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The embattled Main Street subway station in downtown Flushing, which has drawn negative headlines recently because of the long-delayed renovation project, has finally received some praise from state Sen. Toby Stavisky (D-Flushing).
"I applaud the New York City Metropolitan Transit Authority for improving the condition of the subway station," Stavisky said in a statement Friday, noting that on a recent visit she had graded the station and it earned an "A" for being clean and having fully operative escalators.
Stavisky's compliment followed weeks of criticism that she and other area elected officials have heaped on the station and the MTA.
The Flushing station is the terminus in Queens for the No. 7 subway, which shuttles passengers back and forth to Times Square.
The renovation project - installation of new eastern entrance along Roosevelt Avenue, three escalators, an elevator, lighting, flooring and finishes - began in the fall of 1995 and was supposed to have been completed in 36 to 42 months.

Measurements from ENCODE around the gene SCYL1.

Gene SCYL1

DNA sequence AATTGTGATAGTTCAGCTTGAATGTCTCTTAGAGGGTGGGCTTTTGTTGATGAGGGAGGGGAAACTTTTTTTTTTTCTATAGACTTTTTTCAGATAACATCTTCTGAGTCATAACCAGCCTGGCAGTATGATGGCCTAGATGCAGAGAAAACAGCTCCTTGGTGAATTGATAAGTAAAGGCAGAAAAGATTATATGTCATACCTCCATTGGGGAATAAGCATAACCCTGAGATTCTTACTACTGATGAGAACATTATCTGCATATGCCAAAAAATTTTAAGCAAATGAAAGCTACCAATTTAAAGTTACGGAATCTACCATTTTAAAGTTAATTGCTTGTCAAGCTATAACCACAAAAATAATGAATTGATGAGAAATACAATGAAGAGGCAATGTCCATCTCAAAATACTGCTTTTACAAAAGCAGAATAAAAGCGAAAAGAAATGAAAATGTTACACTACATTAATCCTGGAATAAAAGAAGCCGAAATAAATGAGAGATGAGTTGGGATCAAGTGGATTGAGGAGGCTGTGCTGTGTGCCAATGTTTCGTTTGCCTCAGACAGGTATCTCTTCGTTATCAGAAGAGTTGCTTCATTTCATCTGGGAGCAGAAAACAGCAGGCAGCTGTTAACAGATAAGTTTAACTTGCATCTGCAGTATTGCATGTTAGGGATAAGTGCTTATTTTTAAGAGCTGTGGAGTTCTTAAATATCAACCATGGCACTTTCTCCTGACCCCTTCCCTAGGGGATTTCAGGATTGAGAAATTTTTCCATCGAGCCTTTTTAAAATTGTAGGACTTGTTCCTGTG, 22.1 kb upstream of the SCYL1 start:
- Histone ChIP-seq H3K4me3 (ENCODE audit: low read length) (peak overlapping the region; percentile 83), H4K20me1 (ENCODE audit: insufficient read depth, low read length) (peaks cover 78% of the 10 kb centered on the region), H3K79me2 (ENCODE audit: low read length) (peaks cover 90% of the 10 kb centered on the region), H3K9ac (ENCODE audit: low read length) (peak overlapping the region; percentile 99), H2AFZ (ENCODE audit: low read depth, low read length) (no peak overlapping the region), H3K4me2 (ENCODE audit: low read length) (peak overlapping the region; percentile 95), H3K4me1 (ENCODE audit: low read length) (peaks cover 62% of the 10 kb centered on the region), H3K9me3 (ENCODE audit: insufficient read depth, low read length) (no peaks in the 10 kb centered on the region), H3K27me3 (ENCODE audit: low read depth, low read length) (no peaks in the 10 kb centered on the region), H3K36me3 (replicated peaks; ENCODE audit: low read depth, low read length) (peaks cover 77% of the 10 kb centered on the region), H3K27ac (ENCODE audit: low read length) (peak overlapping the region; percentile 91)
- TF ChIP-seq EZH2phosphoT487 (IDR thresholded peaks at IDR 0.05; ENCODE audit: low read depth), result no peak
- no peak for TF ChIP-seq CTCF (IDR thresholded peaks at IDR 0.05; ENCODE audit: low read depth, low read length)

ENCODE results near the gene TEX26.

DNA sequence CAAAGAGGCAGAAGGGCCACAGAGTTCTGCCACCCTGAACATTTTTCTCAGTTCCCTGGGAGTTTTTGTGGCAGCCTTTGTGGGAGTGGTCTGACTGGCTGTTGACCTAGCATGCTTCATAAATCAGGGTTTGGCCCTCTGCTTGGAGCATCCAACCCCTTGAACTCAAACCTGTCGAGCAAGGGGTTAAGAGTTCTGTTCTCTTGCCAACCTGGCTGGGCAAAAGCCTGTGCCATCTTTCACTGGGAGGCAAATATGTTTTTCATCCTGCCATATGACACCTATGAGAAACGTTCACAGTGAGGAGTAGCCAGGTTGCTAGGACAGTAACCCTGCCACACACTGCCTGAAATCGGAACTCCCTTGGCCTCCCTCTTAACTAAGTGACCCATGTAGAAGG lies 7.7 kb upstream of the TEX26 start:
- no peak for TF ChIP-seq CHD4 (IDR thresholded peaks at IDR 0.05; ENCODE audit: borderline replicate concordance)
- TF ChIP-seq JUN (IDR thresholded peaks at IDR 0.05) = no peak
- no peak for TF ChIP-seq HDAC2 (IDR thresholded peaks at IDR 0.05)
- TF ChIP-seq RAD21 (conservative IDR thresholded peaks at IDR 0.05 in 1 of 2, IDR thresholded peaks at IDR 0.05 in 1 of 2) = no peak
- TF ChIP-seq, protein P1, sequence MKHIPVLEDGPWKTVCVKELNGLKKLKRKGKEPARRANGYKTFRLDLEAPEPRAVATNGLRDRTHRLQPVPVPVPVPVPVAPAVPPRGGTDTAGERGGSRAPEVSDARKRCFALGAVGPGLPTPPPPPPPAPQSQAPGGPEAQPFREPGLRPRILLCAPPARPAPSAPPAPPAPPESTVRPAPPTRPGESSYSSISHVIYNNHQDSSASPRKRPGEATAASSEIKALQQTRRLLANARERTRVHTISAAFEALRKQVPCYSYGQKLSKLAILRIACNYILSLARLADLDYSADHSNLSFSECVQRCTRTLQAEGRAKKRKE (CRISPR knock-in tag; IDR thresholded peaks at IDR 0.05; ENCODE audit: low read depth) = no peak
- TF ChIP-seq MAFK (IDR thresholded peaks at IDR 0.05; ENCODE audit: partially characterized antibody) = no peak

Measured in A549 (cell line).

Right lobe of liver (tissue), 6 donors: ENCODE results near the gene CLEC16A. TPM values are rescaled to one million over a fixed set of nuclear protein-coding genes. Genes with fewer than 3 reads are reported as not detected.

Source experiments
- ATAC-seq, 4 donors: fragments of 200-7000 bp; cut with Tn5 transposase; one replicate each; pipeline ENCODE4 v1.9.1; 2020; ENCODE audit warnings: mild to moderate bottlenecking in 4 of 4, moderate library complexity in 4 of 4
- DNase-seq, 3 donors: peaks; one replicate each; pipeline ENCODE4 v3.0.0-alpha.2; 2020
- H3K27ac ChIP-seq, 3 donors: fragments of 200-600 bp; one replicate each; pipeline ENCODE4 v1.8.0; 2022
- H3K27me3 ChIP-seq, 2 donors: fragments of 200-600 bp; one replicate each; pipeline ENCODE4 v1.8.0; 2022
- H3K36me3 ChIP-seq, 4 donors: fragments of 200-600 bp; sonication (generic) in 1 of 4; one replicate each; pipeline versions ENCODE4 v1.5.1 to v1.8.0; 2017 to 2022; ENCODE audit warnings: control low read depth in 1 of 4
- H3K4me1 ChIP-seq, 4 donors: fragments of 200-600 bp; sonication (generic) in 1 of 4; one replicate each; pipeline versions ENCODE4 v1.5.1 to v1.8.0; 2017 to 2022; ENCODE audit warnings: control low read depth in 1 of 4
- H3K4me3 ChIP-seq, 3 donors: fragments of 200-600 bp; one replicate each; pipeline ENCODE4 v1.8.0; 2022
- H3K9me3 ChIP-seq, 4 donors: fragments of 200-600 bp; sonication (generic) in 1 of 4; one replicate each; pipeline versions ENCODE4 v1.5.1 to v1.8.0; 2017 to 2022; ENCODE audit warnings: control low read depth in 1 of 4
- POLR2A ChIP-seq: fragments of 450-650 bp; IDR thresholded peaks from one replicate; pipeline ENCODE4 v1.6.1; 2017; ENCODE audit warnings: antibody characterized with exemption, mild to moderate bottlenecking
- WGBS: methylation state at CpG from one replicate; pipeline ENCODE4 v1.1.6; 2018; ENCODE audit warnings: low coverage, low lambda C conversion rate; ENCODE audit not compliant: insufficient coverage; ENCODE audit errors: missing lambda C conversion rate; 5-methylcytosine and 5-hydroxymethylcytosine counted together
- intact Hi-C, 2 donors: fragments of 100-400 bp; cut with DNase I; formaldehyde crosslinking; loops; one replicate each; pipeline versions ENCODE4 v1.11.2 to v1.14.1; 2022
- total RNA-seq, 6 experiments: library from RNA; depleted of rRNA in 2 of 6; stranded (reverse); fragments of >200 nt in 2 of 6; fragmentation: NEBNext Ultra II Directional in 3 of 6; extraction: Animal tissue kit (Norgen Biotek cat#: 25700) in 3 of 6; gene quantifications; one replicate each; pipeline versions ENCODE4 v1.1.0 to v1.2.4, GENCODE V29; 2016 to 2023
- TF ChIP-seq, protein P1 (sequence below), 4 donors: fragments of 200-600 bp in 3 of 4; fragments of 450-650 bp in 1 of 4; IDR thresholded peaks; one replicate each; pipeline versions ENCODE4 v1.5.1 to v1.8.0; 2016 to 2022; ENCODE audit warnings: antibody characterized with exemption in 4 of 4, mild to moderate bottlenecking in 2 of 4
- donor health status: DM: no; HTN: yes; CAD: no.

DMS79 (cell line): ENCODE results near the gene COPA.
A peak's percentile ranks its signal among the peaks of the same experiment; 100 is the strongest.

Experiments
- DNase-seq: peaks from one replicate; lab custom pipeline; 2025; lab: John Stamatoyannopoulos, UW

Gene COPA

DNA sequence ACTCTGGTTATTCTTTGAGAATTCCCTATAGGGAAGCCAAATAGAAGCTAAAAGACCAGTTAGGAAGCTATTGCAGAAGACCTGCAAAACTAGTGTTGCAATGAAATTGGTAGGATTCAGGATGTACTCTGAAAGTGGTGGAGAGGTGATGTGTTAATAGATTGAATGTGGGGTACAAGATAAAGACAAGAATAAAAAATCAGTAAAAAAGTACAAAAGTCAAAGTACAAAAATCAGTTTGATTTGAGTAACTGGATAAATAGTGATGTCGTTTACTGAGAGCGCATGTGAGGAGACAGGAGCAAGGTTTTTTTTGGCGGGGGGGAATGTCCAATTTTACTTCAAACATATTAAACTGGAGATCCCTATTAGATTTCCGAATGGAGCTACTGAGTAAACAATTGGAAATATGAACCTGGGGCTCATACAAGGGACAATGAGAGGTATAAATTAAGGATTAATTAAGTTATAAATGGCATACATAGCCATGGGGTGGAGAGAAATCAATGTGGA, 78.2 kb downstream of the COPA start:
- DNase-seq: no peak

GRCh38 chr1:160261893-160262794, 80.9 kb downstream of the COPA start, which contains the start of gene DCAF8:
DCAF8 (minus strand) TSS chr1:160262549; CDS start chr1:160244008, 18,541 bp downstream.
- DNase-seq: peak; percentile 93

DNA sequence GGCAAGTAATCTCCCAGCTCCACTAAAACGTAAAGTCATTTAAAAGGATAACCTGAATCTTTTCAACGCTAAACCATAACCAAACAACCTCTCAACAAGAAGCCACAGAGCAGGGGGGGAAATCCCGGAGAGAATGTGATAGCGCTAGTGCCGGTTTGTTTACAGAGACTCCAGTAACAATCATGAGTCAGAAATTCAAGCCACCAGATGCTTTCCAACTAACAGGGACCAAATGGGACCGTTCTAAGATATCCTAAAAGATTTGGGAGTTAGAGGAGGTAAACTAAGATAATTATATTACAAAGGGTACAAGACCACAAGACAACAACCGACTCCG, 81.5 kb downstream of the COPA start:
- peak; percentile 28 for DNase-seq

This winter Stavisky, the borough president, Community Board 7 and other local elected officials have put additional pressure on the MTA to hold itself and the contractor, LaQuila Construction, accountable for what they claim is shoddy workmanship. CB 7 representatives videotaped examples of their complaints to send to MTA President Lawrence Reuter and other politicians have written him to express their frustrations.
On Jan. 6, Stavisky wrote to Reuter that subway riders had advised her of filthy and unsafe conditions in the Flushing station and the terminal's three escalators were continually out of service. She invited Reuter to make a site visit.
A few weeks later, during the Lunar New Year Parade, Stavisky said she and Borough President Claire Shulman took a break from marching to inspect the station again and found there had been little improvement.
In his Feb. 18 response to Stavisky, which was reported in the March 2 issue of the Times/Ledger, Reuter said he had visited the station on Jan. 19 and the problems had been or were being addressed. He said work on the station would be completed by April 30.
In her statement, Stavisky said she visited the Main Street station for a third time Friday and "conditions were much improved."
Stavisky said the station was cleaner, exposed wires had been addressed and all three escalators were in service.
Although pleased, Stavisky noted she would be keeping an eye on the site and also hoped her complaints about the lack of a full-time station manager there would be addressed.
"I will continue to monitor this station to make sure that this station keeps the 'A' grade it received today," Stavisky said.
©2000 Community Newspaper Group
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